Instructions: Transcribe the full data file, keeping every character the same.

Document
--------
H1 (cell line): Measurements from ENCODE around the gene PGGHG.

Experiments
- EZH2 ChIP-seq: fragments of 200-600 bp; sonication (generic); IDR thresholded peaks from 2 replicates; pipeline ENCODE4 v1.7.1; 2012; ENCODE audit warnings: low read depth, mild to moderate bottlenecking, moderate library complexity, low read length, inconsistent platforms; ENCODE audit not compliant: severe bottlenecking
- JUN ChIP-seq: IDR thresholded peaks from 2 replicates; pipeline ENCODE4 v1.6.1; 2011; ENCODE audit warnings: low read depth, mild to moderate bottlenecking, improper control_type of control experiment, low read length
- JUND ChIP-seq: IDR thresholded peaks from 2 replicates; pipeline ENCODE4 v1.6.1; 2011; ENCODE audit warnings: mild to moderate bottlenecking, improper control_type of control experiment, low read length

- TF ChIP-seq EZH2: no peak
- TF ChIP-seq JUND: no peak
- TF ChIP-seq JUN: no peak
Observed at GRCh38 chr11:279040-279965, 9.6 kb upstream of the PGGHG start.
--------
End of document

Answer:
H1 (cell line): Measurements from ENCODE around the gene PGGHG.

Experiments
- EZH2 ChIP-seq: fragments of 200-600 bp; sonication (generic); IDR thresholded peaks from 2 replicates; pipeline ENCODE4 v1.7.1; 2012; ENCODE audit warnings: low read depth, mild to moderate bottlenecking, moderate library complexity, low read length, inconsistent platforms; ENCODE audit not compliant: severe bottlenecking
- JUN ChIP-seq: IDR thresholded peaks from 2 replicates; pipeline ENCODE4 v1.6.1; 2011; ENCODE audit warnings: low read depth, mild to moderate bottlenecking, improper control_type of control experiment, low read length
- JUND ChIP-seq: IDR thresholded peaks from 2 replicates; pipeline ENCODE4 v1.6.1; 2011; ENCODE audit warnings: mild to moderate bottlenecking, improper control_type of control experiment, low read length

- TF ChIP-seq EZH2: no peak
- TF ChIP-seq JUND: no peak
- TF ChIP-seq JUN: no peak
Observed at GRCh38 chr11:279040-279965, 9.6 kb upstream of the PGGHG start.